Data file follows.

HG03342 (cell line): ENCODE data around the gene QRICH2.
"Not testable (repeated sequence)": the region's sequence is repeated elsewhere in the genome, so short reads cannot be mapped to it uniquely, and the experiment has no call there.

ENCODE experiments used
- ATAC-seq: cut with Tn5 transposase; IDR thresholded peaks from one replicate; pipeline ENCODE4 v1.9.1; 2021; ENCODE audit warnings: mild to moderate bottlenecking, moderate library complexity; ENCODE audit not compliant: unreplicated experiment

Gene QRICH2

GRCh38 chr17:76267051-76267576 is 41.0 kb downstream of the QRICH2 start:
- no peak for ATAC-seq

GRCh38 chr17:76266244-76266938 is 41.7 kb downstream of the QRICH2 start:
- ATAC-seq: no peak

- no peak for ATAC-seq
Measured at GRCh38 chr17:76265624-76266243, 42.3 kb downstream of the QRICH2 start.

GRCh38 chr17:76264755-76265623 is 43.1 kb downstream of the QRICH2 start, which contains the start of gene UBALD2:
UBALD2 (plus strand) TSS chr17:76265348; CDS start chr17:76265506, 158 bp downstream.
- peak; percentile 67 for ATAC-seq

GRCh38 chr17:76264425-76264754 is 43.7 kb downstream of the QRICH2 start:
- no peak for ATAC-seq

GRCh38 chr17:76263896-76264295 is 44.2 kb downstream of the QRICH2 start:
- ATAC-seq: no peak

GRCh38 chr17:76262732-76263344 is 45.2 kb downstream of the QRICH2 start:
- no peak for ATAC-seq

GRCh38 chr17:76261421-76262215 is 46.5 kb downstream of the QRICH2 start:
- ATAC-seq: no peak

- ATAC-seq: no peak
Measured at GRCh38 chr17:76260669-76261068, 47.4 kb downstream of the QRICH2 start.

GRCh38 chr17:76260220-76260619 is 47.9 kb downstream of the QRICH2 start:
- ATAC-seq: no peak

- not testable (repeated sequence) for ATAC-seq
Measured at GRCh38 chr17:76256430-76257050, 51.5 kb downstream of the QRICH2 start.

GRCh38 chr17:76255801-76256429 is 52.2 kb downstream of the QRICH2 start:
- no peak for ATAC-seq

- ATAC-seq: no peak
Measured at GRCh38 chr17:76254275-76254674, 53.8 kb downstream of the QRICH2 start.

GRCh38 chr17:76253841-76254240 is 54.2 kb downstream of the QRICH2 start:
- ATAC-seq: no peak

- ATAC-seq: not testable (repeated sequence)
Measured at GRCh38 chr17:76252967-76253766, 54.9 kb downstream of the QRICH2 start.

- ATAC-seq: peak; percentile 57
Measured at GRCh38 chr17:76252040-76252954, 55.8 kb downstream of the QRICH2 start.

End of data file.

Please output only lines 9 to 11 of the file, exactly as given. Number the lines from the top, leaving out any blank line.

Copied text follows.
- ATAC-seq: no peak

- no peak for ATAC-seq
Measured at GRCh38 chr17:76265624-76266243, 42.3 kb downstream of the QRICH2 start.